•The forest is predicted to reduce by 65 per cent in size by 2050 with a reduction of 1,700 hectares (4,200.785 acres) per year.
•Cropland will increase by 246 per cent in the area by 2050 with an increase of 3,100 hectares (7,660.255 acres) per year.
A new study has shown that crop farming was responsible for the depletion of closed forests in some of the protected areas in the country.
A study by the Department of Resource Surveys and Remote Sensing – Kenya shows that closed forests were reduced by 11 per cent between 1990 and 2019.
The area under cropland however increased by 24 per cent between the years 1990 and 2019.
During the study, medium to high-resolution data (10-30m) was considered to be the main data to map and estimate directly Land use/land cover change.
The study focused on three countries which include Kenya, Uganda and Tanzania.
In Kenya however, the study was undertaken in Mt. Elgon National Park.
The main aim of the study was to address the challenges of inadequate capacity to develop land cover/use mapping and change maps in East Africa.
Its findings were shared on Tuesday at the Regional Centre for Mapping of Resources for Development where scientists observing changes happening on the planet are exploring how earth observation data and services can improve community resilience.
The scientists are discussing agriculture and food distribution systems, early warning and disaster preparedness, geo-innovations in health, land administration and management systems, natural ecosystems and biodiversity conservation, smart and green cities, water resources and blue economy.
The three-day conference under the theme 'earth observation services for resilient social systems' seeks to exchange ideas on the application of earth observation information and geospatial technologies for societal benefit.
The study shows that the area under closed forest in 1990 was 155834.5 hectares (385,074.841225 acres), representing a cover of 37.5 per cent.
This is within the protected area and the 10-kilometre buffer.
In the year 2,000, the area under closed forest was 114799.1 hectares (283,674.316055 acres), representing a cover of 27.6 per cent.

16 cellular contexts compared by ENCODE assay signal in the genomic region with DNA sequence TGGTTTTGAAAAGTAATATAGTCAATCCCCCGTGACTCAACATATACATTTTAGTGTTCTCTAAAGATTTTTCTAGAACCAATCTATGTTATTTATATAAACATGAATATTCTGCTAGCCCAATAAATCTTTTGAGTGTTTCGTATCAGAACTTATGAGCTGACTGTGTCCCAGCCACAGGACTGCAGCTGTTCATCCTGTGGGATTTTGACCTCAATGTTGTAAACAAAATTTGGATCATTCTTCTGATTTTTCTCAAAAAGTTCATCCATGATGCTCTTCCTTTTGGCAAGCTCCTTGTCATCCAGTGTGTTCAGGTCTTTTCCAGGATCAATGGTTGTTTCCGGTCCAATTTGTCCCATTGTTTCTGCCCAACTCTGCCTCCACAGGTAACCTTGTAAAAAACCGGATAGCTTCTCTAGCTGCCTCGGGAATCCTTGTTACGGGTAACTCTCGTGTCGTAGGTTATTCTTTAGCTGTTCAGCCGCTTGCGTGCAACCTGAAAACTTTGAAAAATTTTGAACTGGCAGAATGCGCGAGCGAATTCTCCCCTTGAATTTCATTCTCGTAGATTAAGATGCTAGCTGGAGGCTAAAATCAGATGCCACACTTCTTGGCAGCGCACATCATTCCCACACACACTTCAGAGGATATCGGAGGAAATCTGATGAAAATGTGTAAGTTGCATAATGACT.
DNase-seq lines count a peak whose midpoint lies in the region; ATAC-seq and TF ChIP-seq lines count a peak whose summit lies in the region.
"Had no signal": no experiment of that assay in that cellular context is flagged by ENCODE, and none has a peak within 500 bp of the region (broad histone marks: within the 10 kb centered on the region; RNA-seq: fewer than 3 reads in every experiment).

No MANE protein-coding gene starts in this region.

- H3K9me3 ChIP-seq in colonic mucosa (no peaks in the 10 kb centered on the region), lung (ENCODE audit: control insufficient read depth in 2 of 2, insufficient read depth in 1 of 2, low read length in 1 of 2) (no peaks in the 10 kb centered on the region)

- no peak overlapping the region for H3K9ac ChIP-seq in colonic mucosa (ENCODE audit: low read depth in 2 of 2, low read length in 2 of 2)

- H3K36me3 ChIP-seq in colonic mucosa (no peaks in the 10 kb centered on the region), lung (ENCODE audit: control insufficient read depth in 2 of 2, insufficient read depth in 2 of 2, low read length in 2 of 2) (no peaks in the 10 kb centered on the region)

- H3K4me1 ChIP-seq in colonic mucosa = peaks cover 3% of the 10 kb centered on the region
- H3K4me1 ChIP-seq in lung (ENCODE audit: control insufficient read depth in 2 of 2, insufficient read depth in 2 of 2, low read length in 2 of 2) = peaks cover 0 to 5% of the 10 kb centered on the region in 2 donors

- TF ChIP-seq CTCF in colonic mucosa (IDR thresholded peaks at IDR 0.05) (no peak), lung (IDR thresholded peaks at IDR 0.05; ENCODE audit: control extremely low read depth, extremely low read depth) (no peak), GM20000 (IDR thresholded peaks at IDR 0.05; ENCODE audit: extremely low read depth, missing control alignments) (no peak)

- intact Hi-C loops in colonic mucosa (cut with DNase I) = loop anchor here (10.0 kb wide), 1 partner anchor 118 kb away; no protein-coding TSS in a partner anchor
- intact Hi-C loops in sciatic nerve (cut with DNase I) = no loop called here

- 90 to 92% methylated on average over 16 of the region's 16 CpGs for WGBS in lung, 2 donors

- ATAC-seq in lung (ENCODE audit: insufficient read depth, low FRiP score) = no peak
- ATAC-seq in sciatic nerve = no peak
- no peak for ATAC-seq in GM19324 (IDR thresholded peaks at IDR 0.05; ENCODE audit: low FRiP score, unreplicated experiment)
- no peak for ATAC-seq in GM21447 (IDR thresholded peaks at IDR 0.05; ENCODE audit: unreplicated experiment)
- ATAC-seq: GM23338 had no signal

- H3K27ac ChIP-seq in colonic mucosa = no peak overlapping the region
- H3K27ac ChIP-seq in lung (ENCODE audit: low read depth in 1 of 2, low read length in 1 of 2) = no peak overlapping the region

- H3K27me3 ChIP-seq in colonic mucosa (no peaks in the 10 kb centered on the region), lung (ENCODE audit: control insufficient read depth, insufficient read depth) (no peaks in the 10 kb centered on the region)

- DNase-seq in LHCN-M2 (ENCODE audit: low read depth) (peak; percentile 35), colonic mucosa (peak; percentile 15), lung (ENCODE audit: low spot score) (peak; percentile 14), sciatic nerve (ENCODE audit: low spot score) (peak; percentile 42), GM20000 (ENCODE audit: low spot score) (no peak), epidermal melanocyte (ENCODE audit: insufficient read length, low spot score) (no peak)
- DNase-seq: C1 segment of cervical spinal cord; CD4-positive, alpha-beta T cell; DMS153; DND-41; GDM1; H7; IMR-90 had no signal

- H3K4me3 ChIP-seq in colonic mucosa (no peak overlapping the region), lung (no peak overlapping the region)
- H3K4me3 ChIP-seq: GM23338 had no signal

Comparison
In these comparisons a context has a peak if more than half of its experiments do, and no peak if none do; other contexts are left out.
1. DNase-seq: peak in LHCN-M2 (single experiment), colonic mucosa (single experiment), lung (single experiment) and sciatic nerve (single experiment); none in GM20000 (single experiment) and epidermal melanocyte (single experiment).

In 2010, the area under closed forest was 100475.8 hectares (248,280.72559 acres) representing a cover of 24.2 per cent.
In 2019, the area under closed forest was 111957.5 hectares (276,652.580375 acres) representing a cover of 26.9 per cent.
The study shows that the area that was under open forest in 1990 was 10368.8 hectares (25,621.82324 acres) representing a cover of 2.5 per cent.
The objectives of the study were to access the status of key selected Protected Areas and produce land cover and land cover change maps and related indicators.
It also sought to carry out future predictions of land cover change with a view to supporting long-term natural resources and socio-economic planning, and interventions as well as develop training/user manuals based on the approved methodology.
In 2,000, the area under open forest was 5279 hectares (13,044.67295 acres), representing a cover of 1.3 per cent.
In 2010, the area under open forest was 23496.9 hectares (58,061.27343 acres), representing a cover of 5.7 per cent while in 2019, that area was 16908.3 hectares (41,781.254715 acres), representing a cover of 4.1 per cent.
The area under the open grassland in 1990 covered 116787.6 hectares (288,587.99898 acres), representing a cover of 28.1 per cent while the area in 2,000 was 119102.1 hectares (294,307.244205 acres), representing a cover of 28.7 per cent.
In 2010, the area under open grassland was 99740.6 hectares (246,464.00963 acres), representing a cover of 24 per cent.
In 2019, that area was 70547.8 hectares (174,326.399875 acres), representing a cover of 17 per cent.
In 1990, the area under cropland was 76335.9 hectares (188,629.825695 acres), representing a cover of 18.4 per cent.
In 2,000, the area under crops was 144177.7 hectares (356,270.305585 acres) representing a cover of 34.7 per cent.
In 2010, the area under crops was 144559.3 hectares (357,213.258265 acres) representing 34.8 per cent cover.
In 2019, the area under crops was 172352.3 hectares (425,891.150915 acres) representing a cover of 41.5 per cent.
During the study, the trend lines obtained from the regression analysis were extrapolated to the year 2050.
The forest is predicted to reduce by 65 per cent in size by 2050 with a reduction of 1,700 hectares (4,200.785 acres) per year.
Cropland will increase by 246 per cent in the area by 2050 with an increase of 3,100 hectares (7,660.255 acres) per year.
“Increasing size in area of cropland and reduction of forests can be related to the increase in population,” part of the study says.
Regional Centre for Mapping of Resources for Development Director General Dr Emmanuel Nkurunziza said earth observation technologies continue to provide a linkage between social systems and the potential and unrealized opportunities for societal benefits.
“As Individuals, Societies, Organizations, Institutions, Governments, Countries and continents continue to implement the Sustainable Development Goals and shared blueprint for peace and prosperity for people and the planet”, technological advancements in various domains have become a crucial pillar in building resilient social systems,” he said.